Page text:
Telus

Telecom giant transforms a legacy system with a Design-First workflow fueling development and innovation.

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Industry: Telecommunications
Location: Vancouver, BC
Employees: 20,000 +

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Telus is a Canadian national telecommunications company that provides a wide range of telecommunications products and services including internet access, voice, entertainment, healthcare, video, and IPTV television.

Use Case
API Governance
Solution
Linting, Visual Design and Lifecycle Management
Tools
Spectral and Stoplight Platform

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An aging platform that wasn’t scaling

Any API program more than a decade old must deal with multiple services in different stages of the lifecycle. As part of evolving your technology, you can expect to move on from once-standard choices like SOAP. One of Canada’s biggest telecommunication companies, Telus, knows times have changed, and the company is transforming its software workflow with the help of Stoplight.

Telus needed a modernized approach to its API design and governance. It wanted to improve upon an aging platform that mainly supported SOAP APIs and consolidate REST API documentation and guides. The company assembled a team to evolve their process, which now governs their path from API conception to production.

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In the rest of this post, we’ll look at how Telus based its program on four pillars, its β€œfront door” approach to help teams create reusable APIs, and how Stoplight has supported more than 1,000 Telus team members to build better APIs.

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Rethink Enterprise Architecture to transform the business

Telus offers its customers a wide range of services, from internet access and voice to television and even digital healthcare. Many of these initiatives were driven by legacy service-oriented architecture (SOA), with primarily XML-based APIs that needed updates. Because they were built with many different approaches, there were inconsistent API designs and non-centralized documentation.

The SOA platform was difficult to update after 12 years of usage. Because it was tightly integrated, the team could not pull individual pieces apart. As can happen, the legacy system became a barrier to moving quickly. Telus attempted to keep up with its complex upgrades, but they still struggled to streamline documentation and support REST services. Teams provided API documentation in an irregular mixture of Word, JSON, and YAML files that were difficult to organize.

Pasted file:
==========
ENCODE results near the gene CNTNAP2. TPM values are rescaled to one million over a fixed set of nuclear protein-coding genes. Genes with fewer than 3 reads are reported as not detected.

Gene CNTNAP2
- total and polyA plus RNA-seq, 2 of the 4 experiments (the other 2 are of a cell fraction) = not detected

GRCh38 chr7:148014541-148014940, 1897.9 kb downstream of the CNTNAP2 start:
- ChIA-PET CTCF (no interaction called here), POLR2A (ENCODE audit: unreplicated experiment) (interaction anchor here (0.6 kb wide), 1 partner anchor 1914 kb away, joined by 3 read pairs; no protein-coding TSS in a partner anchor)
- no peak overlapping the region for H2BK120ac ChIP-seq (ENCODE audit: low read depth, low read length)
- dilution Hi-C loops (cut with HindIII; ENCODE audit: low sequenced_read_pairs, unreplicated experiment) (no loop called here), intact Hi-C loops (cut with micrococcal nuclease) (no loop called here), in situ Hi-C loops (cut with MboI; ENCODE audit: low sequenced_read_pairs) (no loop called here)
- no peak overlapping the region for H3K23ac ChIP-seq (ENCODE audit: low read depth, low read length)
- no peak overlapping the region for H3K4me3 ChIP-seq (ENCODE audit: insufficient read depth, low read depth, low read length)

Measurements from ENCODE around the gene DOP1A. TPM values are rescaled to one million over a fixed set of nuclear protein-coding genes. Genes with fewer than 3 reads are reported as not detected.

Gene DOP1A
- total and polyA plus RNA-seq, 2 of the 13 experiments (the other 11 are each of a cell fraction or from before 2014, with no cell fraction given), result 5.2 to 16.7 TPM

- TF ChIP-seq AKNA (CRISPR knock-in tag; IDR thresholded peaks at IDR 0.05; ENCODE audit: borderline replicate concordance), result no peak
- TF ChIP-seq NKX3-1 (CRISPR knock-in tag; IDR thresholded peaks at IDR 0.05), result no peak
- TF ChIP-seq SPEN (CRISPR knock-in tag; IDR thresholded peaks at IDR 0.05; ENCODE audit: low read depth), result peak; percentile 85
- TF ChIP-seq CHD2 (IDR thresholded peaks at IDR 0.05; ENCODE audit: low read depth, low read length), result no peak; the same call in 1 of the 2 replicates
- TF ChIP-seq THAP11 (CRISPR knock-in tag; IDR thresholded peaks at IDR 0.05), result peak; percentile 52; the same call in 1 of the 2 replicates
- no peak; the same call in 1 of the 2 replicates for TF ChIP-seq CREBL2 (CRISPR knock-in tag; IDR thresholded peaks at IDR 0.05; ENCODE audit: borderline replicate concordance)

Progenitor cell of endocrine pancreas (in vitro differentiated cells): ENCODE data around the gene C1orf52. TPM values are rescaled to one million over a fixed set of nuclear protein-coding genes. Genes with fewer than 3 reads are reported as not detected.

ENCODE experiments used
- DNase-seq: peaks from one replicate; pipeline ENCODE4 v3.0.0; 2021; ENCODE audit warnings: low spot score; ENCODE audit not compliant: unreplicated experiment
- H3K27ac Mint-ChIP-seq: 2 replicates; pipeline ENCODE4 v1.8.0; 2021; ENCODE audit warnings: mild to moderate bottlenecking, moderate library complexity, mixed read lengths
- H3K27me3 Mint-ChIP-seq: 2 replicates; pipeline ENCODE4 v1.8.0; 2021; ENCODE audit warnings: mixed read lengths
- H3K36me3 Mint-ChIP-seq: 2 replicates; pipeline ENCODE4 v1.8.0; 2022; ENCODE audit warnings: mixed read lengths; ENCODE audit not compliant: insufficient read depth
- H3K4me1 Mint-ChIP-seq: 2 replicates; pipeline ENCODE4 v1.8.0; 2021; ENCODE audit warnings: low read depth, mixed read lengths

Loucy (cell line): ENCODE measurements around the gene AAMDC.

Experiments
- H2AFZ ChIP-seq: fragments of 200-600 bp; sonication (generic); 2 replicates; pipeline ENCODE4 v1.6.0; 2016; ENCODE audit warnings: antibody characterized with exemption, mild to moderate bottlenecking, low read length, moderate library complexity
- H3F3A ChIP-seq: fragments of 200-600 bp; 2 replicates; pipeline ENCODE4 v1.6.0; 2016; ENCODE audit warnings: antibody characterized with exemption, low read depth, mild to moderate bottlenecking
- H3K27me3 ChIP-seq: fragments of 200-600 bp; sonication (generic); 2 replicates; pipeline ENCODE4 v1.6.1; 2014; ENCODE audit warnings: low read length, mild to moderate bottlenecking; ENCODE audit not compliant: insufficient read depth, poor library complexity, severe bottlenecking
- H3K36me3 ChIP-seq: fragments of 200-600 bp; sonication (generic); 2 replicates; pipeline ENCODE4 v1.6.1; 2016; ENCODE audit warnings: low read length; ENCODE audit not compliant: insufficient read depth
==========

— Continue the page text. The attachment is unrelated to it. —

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The experience highlighted the legacy platform’s inflexibility and brittle design, driving them to re-evaluate how they work with APIs. Considering Telus employs tens of thousands of people, a new solution would have a big impact.

Telus set out to rework its Enterprise Architecture and modernize existing workflows, with the goal of delivering microservices in a quick and streamlined fashion. The group defined a next-generation API program that identified critical aspects of building APIs, which became its Four Pillars:

  • Architecture and Governance: ensure consistency within the API program by creating company wide standards and patterns.
  • Tools and Enablement: provide the right tooling across the API lifecycle to help teams create new APIs efficiently.
  • Design and Development: create design, development and delievery processes to ensure API delivery with consistency and speed.
  • Communication: streamline how teams coordinate and communicate about APIs. This included stakeholder management, and internal/external communications.

These pillars set the foundation of development patterns, tooling and automated processes necessary to push their API program forward. With these pillars in mind, the group began revising how Telus works with APIs to solve its legacy platform limitations. We’ll learn about the API program’s new workflow in the following section.